As we press into our few remaining days before the holiday, many of us are taking the time to log on to retailer websites (most often at work) to take care of some last-minute shopping. If you’re like most consumers, there are a handful of online sites where you shop frequently. You’ve probably registered with those merchants, giving them your payment, billing, and shipping details tied to a username and password. Maybe for some of those folks for whom finding the right gift is always a challenge, you might log in to an online search site to look for gift ideas, ask for suggestions from friends in your social network site, or you might even respond to an inbound e-mail pitching a new product idea.
In most of these cases, whether you know it or not, the online providers of your favorite holiday services are a lot like Santa in more ways than just bringing gifts: They’re watching you. Santa may know when you’ve been sleeping, he knows when you’re awake, and he certainly knows when you’ve been bad or good. The cyber-Santas on whom we all depend at this time of year know where you’ve been shopping, they know when you’re engaged, they know where you’re going and where you’ve been, and for how long. You are tracked in their systems from the minute you arrive to the minute you leave, and often you are followed out the door as they share information about you with one another.
So, you’d better watch out? You’d better not cry? Or should you cry, as in cry “foul?” Consumer rights groups and privacy advocates argue that you should, of at the very least that you should be aware of this process and be asked if you are OK with it. So, how does it work exactly? Well, funny enough, the browser you are using to read this article right now is most likely built and delivered by the manager of an advertising network. Internet Explorer? Provided by Microsoft, manager of the Bing and LiveSearch ad networks. Chrome? Provided by Google, the largest online advertising network in the world. Firefox? Provide by Mozilla, who are….funded by Google.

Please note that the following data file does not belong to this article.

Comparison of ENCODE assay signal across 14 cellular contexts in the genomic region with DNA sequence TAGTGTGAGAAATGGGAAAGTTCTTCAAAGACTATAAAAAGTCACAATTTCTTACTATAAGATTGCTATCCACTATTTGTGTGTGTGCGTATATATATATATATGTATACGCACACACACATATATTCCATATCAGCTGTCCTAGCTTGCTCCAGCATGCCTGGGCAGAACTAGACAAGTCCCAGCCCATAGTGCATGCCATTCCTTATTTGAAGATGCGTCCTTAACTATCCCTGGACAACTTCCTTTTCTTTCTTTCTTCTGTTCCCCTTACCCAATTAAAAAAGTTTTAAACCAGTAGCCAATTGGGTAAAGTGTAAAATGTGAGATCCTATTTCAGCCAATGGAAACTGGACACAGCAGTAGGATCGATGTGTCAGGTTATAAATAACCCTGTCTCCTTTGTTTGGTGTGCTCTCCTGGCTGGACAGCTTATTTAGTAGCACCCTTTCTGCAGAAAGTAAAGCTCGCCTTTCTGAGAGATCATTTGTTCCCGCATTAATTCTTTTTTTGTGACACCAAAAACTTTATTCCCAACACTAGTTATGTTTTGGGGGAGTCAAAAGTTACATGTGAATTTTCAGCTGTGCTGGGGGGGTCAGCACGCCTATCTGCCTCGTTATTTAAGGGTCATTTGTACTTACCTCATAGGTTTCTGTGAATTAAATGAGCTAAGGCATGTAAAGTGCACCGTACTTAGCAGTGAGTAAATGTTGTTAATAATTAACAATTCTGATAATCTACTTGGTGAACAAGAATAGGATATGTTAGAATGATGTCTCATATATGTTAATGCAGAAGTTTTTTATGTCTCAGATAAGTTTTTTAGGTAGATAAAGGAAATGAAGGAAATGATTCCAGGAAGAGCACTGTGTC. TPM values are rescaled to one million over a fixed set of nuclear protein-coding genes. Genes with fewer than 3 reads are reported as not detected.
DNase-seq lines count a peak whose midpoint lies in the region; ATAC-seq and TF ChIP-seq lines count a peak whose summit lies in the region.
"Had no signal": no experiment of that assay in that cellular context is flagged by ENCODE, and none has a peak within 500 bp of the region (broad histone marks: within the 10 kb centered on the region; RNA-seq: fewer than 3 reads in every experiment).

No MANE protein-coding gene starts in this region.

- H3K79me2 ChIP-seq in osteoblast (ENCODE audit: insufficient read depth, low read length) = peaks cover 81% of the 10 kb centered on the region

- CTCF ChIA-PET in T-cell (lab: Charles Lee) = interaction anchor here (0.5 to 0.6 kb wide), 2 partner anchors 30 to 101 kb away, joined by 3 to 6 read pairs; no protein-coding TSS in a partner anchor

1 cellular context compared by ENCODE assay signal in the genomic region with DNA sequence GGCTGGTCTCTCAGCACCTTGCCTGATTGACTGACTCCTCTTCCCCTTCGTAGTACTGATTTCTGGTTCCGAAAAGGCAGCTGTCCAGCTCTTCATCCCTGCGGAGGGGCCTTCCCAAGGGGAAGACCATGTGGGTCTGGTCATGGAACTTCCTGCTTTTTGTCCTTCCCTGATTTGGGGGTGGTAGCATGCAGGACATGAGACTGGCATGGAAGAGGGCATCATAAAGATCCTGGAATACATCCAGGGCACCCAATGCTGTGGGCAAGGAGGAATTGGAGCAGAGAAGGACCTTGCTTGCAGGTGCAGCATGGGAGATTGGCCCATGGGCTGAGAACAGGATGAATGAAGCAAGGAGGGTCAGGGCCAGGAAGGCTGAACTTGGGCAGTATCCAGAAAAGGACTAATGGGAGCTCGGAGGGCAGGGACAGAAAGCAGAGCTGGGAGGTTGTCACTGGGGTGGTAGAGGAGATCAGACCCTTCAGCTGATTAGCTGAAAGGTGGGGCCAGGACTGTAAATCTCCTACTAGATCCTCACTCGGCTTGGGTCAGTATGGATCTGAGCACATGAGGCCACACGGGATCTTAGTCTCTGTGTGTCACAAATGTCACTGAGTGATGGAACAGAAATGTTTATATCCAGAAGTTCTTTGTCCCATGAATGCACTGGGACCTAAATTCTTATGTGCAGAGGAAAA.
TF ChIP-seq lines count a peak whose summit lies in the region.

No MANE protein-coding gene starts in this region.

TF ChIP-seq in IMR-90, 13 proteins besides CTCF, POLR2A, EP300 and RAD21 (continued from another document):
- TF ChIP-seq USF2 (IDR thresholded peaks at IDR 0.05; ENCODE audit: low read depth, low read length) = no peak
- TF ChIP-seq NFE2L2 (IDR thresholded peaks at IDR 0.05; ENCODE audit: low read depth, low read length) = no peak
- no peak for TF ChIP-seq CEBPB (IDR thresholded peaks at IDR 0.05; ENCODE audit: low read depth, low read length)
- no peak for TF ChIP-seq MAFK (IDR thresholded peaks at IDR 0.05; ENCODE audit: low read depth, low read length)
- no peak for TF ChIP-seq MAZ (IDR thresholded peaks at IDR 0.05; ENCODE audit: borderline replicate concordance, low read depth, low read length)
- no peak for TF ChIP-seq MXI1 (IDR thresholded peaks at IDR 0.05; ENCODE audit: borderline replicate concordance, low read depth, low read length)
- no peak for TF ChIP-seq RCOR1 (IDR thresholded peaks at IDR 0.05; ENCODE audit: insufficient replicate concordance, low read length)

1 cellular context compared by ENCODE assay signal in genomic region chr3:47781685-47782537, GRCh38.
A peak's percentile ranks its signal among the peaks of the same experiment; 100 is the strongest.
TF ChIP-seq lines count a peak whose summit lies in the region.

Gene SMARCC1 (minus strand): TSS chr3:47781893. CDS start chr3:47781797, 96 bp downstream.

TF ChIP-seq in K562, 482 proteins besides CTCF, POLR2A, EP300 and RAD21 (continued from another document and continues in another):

Absent congressional action, the developers of browser software and the online properties they serve have been slow to pro-actively deliver a “do not track” function that would provide a consumer with the online equivalent of the “do not call” telemarketer database. Given the relationships above, it’s easy to see why. When a substantial portion of your business is built on driving advertising revenues out of traditional media and into online, you’d hardly leap at the chance to kill the very mechanism that drives that value. And, at $55B in revenues last year alone and growing at over 25 percent, online advertising is a business you want to be in and stay in.
Or you make room to test a plug-in that allows consumers to check a box that says, essentially, “stop following me!” and watch them (!) to see how many take you up on the offer. This is what Firefox has done with the Universal Behaviorial Opt-Out plug-in (which you can download here). Absent congressional action, third-party plug-ins like this are your best bet for restricting access to your information while you browse the web. Or, perhaps, someone in marketplace will develop a transparent value proposition for consumers — offers? discounts? points? — that delivers a clear, unique, and relevant return to the consumer who cries “opt me in.” Maybe that company is already out there, working to find their way to you to deliver a clear exchange of value for watching you. Until then, if you want to be free from the prying eyes of all the Secret Santas out there online this holiday season, you’ll have to plug-in to un-plug.
Twelve Days of Christmas